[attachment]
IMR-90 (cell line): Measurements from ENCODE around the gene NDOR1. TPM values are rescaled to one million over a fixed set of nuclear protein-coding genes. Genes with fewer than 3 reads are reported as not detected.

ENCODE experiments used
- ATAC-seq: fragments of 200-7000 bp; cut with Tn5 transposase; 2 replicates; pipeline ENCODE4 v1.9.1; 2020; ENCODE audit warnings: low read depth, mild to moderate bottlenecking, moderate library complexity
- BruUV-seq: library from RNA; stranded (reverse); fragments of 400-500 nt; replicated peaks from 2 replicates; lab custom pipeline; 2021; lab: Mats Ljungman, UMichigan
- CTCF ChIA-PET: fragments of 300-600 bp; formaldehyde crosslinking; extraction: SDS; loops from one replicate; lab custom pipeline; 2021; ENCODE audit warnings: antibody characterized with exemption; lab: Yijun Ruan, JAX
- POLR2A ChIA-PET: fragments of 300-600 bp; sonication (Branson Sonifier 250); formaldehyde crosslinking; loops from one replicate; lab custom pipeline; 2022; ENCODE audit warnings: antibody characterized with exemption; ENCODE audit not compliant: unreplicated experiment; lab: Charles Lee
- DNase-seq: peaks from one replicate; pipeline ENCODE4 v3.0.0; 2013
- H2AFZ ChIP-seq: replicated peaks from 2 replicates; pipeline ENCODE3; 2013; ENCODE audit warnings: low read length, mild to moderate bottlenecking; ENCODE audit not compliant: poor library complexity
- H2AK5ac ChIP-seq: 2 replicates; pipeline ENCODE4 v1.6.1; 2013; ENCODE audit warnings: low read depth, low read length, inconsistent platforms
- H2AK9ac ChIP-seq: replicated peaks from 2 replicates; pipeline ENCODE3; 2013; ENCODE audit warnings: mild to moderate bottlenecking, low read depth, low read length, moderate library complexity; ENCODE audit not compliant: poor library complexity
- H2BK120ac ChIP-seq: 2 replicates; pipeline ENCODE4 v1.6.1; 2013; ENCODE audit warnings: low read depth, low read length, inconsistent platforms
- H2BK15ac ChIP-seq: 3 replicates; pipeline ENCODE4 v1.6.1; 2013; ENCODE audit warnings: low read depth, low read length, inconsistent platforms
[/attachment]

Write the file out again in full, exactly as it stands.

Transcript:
IMR-90 (cell line): Measurements from ENCODE around the gene NDOR1. TPM values are rescaled to one million over a fixed set of nuclear protein-coding genes. Genes with fewer than 3 reads are reported as not detected.

ENCODE experiments used
- ATAC-seq: fragments of 200-7000 bp; cut with Tn5 transposase; 2 replicates; pipeline ENCODE4 v1.9.1; 2020; ENCODE audit warnings: low read depth, mild to moderate bottlenecking, moderate library complexity
- BruUV-seq: library from RNA; stranded (reverse); fragments of 400-500 nt; replicated peaks from 2 replicates; lab custom pipeline; 2021; lab: Mats Ljungman, UMichigan
- CTCF ChIA-PET: fragments of 300-600 bp; formaldehyde crosslinking; extraction: SDS; loops from one replicate; lab custom pipeline; 2021; ENCODE audit warnings: antibody characterized with exemption; lab: Yijun Ruan, JAX
- POLR2A ChIA-PET: fragments of 300-600 bp; sonication (Branson Sonifier 250); formaldehyde crosslinking; loops from one replicate; lab custom pipeline; 2022; ENCODE audit warnings: antibody characterized with exemption; ENCODE audit not compliant: unreplicated experiment; lab: Charles Lee
- DNase-seq: peaks from one replicate; pipeline ENCODE4 v3.0.0; 2013
- H2AFZ ChIP-seq: replicated peaks from 2 replicates; pipeline ENCODE3; 2013; ENCODE audit warnings: low read length, mild to moderate bottlenecking; ENCODE audit not compliant: poor library complexity
- H2AK5ac ChIP-seq: 2 replicates; pipeline ENCODE4 v1.6.1; 2013; ENCODE audit warnings: low read depth, low read length, inconsistent platforms
- H2AK9ac ChIP-seq: replicated peaks from 2 replicates; pipeline ENCODE3; 2013; ENCODE audit warnings: mild to moderate bottlenecking, low read depth, low read length, moderate library complexity; ENCODE audit not compliant: poor library complexity
- H2BK120ac ChIP-seq: 2 replicates; pipeline ENCODE4 v1.6.1; 2013; ENCODE audit warnings: low read depth, low read length, inconsistent platforms
- H2BK15ac ChIP-seq: 3 replicates; pipeline ENCODE4 v1.6.1; 2013; ENCODE audit warnings: low read depth, low read length, inconsistent platforms